Remembering Oscar Grant on the Day of Johannes Mehserle's Release

Human Rights

Johannes Mehserle, the former BART police officer who killed Oscar Grant on New Year's Day in 2009, has been released from jail. He received a two-year prison sentence but was released just after midnight on Monday morning after serving 11 months behind bars since his July 8 conviction last year.

At a protest on Sunday afternoon at the Fruitvale BART station where Grant was killed, several hundred gathered to decry Mehserle’s early release and demand the Department of Justice file civil rights charges. Grant’s family and friends also gathered to remember the father and son they lost so brutally a year and a half ago.

For his family, the grief over losing Grant and anger over Mehserle’s criminal trial is still fresh.

“Sophina and Tatiana, they’re lonely,” said Grant’s sister-in-law Yolanda Mesa. Sophina Mesa was Grant’s partner and their daughter Tatiana was 5 years old when her father was killed. “It’s such a lonely feeling, and it’s still so hard. Sometimes the kids are watching cartoons and there’ll be a news flash about Oscar Grant. How do you explain that to these kids?”

“Today Tatiana handed me this [tissue] and says, ‘This is in case you want to cry,’ but I really think inside she wants to cry.”

“It’s just really pathetic that he’s getting out,” Mesa said. “Mehserle damn near executed somebody in front of the whole world and he walks in 11 months? Are you kidding me?”

“So many people have died at the hands of the police and all they have to do is say, ‘Oh, I think they were armed,’ or, ‘This looked like a handgun,’ and the police get away with it,” Mesa said. “It’s the thing for the cops to say and they know they can get off. It’s painting the message that a badge is a license to kill.”

Signs at the demonstration pointed to the case of Derrick Jones, a black man who was killed by Oakland Police last year. Oakland police said they shot him because they believed Jones was reaching for a gun; BART police officers said the same of Grant. Both Jones and Grant were unarmed.

“This will happen over and over and over again,” Rosemary Hernandez, Sophina Mesa’s mother and Tatiana Grant’s grandmother told the crowd of protesters. “It’s not just to blacks, it’s not just to Latinos. It’s everybody that’s a minority.”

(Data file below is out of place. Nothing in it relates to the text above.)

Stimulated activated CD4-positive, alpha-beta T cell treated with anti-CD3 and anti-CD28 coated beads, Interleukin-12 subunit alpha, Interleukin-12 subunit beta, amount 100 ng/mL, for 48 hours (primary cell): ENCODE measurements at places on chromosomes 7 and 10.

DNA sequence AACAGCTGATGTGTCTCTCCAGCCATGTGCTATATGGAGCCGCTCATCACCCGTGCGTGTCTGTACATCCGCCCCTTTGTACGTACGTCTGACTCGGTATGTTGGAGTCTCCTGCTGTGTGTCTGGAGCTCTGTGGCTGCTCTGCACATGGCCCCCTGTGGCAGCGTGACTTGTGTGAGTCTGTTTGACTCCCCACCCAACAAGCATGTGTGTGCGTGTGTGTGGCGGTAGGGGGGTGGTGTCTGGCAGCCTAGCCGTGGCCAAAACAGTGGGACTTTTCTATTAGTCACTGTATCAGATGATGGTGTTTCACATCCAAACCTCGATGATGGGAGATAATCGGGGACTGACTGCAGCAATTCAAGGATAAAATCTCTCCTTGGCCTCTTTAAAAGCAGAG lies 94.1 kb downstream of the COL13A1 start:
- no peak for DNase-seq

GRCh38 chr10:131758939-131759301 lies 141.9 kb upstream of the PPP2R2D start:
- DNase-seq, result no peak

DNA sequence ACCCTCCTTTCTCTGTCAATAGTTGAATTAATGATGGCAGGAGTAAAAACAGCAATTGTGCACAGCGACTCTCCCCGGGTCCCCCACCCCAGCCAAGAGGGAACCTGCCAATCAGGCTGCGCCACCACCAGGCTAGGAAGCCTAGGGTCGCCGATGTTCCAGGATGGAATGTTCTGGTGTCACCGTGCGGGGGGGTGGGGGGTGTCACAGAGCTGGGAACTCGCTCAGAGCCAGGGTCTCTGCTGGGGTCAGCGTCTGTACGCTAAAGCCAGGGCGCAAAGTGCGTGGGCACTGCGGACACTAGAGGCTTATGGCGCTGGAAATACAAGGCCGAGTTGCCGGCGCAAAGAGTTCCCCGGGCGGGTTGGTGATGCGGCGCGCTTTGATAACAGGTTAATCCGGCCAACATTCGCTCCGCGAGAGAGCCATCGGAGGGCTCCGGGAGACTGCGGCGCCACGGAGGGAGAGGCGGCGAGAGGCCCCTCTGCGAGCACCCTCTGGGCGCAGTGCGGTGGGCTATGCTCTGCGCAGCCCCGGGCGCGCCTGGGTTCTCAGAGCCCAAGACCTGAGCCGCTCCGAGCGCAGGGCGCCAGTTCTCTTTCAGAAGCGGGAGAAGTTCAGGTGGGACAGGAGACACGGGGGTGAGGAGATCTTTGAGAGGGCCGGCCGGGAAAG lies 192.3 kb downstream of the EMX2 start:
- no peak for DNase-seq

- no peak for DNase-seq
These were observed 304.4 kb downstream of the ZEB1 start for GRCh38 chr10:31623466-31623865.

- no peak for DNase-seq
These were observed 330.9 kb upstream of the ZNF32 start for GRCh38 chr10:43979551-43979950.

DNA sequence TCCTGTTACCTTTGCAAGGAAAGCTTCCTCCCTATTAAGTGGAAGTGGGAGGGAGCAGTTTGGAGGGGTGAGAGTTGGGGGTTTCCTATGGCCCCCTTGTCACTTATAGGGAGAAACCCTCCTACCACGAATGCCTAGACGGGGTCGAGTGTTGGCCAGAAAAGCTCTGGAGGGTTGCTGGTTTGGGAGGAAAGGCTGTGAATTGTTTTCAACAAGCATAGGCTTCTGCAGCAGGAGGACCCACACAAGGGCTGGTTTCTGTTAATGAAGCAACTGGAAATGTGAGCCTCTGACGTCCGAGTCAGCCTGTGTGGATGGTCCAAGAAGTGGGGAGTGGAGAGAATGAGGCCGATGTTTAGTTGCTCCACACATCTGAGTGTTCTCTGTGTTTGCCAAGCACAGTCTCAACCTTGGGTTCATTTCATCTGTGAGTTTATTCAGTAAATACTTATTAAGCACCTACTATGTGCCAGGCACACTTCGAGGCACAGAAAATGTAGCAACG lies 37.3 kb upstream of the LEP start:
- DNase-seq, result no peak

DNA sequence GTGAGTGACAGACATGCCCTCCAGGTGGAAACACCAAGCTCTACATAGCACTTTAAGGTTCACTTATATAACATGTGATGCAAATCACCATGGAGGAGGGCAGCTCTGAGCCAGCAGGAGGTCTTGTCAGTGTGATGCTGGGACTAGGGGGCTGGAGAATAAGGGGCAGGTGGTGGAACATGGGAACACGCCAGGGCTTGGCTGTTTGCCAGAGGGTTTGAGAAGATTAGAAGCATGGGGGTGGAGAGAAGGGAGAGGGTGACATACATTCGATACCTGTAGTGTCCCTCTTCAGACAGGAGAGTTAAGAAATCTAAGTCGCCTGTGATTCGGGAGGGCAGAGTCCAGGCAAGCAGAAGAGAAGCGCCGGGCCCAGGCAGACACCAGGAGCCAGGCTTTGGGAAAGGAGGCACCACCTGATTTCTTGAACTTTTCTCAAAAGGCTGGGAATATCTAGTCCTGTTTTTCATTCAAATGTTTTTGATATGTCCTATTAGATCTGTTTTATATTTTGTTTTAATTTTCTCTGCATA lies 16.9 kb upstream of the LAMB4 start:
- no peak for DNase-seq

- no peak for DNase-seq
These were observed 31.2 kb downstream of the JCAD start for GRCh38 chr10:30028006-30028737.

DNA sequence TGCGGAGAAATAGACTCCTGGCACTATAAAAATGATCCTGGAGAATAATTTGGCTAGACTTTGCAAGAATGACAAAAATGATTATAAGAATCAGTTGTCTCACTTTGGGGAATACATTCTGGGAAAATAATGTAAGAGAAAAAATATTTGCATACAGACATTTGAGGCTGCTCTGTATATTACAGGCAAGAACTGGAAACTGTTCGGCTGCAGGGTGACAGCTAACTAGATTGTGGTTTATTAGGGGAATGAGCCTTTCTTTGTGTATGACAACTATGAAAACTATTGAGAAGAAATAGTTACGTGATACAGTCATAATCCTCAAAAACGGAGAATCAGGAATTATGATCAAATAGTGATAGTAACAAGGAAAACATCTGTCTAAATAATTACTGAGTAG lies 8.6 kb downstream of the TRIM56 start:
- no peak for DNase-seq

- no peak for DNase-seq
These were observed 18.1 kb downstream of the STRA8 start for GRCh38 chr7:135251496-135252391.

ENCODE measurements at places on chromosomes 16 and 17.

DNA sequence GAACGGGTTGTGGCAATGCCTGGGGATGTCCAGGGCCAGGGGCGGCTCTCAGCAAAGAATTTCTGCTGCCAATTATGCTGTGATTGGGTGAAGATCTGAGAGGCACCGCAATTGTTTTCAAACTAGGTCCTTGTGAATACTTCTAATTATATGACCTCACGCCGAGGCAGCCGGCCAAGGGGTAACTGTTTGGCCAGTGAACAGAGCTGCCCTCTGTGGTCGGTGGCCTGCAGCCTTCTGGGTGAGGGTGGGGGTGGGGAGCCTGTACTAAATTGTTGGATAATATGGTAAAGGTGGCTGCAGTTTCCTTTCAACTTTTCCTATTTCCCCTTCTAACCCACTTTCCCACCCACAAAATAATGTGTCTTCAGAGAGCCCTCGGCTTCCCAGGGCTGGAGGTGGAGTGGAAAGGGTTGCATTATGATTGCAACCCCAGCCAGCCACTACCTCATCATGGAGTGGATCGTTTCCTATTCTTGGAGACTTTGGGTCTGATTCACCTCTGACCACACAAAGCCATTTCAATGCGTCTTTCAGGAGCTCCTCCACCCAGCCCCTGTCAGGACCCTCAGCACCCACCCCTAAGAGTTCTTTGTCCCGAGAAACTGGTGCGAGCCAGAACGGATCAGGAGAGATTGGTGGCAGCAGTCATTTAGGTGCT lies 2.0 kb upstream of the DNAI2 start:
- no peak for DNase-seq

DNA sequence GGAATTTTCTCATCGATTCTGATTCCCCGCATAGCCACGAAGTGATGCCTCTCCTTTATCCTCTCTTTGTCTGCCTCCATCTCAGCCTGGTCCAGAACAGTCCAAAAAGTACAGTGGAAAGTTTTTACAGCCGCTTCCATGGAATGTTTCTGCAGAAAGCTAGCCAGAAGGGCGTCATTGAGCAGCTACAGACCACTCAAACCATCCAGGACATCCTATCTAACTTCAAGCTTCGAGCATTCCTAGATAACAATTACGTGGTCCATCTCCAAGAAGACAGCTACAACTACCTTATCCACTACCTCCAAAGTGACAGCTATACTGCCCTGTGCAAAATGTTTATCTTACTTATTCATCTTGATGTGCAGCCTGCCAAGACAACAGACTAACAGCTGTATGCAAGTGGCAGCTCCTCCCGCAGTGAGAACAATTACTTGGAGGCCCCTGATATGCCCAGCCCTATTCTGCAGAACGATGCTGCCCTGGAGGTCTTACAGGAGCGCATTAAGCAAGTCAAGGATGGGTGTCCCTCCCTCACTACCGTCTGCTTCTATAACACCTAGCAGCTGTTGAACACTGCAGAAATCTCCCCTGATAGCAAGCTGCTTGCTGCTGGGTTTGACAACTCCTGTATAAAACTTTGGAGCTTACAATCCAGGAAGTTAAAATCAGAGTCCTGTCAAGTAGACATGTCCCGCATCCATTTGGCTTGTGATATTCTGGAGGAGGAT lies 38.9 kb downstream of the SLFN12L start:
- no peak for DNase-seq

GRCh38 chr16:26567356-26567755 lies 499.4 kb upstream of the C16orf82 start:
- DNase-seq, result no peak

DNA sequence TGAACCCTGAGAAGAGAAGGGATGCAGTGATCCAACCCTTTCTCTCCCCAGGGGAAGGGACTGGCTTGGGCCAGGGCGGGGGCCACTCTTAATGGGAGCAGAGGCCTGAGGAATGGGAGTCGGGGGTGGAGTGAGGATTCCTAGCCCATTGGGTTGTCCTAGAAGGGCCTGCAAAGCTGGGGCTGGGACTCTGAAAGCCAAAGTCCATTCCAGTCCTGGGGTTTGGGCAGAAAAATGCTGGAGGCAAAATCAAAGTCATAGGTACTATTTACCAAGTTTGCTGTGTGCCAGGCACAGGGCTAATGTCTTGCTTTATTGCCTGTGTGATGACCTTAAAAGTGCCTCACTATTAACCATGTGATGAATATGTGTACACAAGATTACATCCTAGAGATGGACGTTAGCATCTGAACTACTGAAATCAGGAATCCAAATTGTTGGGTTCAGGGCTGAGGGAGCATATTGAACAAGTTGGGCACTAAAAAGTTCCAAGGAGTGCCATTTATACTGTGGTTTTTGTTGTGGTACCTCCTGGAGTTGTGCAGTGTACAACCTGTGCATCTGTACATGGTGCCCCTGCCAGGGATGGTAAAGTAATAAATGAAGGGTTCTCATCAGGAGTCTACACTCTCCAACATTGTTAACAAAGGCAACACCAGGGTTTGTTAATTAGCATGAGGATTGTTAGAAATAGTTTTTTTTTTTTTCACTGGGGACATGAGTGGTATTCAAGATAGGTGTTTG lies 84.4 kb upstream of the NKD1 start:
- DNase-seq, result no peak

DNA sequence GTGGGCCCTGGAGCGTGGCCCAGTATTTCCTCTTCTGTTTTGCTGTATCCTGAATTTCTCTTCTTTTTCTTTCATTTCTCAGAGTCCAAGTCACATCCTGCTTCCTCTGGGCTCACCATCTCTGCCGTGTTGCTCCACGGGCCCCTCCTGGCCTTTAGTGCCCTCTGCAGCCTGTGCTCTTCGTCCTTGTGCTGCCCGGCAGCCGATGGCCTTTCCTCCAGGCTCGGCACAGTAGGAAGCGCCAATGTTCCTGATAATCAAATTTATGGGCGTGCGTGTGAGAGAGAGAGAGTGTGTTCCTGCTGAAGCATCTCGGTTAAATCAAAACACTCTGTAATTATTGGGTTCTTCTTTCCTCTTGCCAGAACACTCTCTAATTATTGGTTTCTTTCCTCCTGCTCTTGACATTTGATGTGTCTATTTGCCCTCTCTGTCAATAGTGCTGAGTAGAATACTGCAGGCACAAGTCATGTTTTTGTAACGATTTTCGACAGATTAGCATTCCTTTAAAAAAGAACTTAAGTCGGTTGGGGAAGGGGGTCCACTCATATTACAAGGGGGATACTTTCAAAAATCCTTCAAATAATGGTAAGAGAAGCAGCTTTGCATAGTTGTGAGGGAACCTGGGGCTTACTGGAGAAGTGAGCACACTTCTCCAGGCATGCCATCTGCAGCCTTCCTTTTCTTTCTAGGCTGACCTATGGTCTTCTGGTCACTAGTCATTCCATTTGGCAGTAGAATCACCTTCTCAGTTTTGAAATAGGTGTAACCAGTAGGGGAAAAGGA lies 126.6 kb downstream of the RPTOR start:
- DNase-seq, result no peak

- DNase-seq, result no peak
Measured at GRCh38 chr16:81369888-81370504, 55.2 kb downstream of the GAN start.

“This needs to stop. You always think it won’t happen to me, and believe me I thought that. … The only way this is going to stop is if we all stick together.”

Mehserle shot Grant in the back while he lay face down on the BART platform in front of a train full of witnesses. The shooting was filmed on multiple cell phone videos and led to several nights of protest in Oakland immediately after the footage was uploaded onto YouTube. Since then, protesters have demonstrated at every key milestone in the case—when the Alameda County district attorney filed murder charges, when the trial was moved to Los Angeles, and when the verdict was returned.

Mehserle faced second-degree murder charges for killing Grant. During the trial Mehserle testified that he meant to tase Grant but instead pulled his gun. Last summer a Los Angeles jury found Mehserle guilty of involuntary manslaughter with an additional gun enhancement. Mehserle faced up to 14 years in prison. Judge Robert Perry stunned many when he handed Mehserle the most lenient sentence possible and gave him credit for time he’d already served behind bars.

“i just feel hurt inside,” said Mario Pangelina, Mesa’s brother, who was on the same train two cars behind Grant the night of the shooting. “The whole trial was a joke.”

Pangelina and Mesa’s other brother Carlos Romero remembered Grant as a proud father and a respectful, loving son.

“I remember when he found out what they were having, he put two flags up on his car that said: ‘It’s a girl. It’s a girl.’” Romero said. “He kept them on there till the wind and the rain took them down.”

“He just popped up with them on everybody, they were big pink flags like those Raider ones people put on their cars,” Pangelina said. “He was so happy, he kept pink shoes in his car.”

Grant’s daughter is 7 years old now.

“Don’t forget Oscar Grant,” said Jack Bryson, whose two sons were detained with Grant and were by his side on the train platform when he was shot, “but let’s never forget his child, right here, Tatiana.”

Tatiana stood alongside Bryson in front of the television crowds, her eyes squinting in the sunlight. She leaned on a protest sign demanding justice for her father.

“The last four or five nights, it’s hard to sleep at night,” Bryson said on Sunday. “And how do you think it will feel tomorrow morning when Johannes Mehserle is released? He’ll be happy, but as family and friends we will be grieving forever.”

Grant’s family has a $25 million civil suit pending against the six BART police officers who were on the platform that night. John Burris, the Grant family’s attorney, said that lawsuit, which was set to begin in late May, is on hold. He said he and other family members met with the Department of Justice several months ago to press for charges to be filed, but have heard no word yet on the DOJ’s pending investigation.

Burris acknowledged that criminal cases are blunt tools for demanding police accountability because convictions are so rare, but said that civil suits especially open the way for long-term reforms.

Until then, Grant’s family continues to grieve everyday. Justice has been elusive, and his death is still difficult to explain.

“When is Oscar going to come home?” Bryson said Grant’s younger cousins and nieces still occasionally wonder, a year and a half since he died. Bryson keeps a photo of Grant in his cell phone, which the kids ask him about.

“They’ve asked me: Is he going to call from heaven?”

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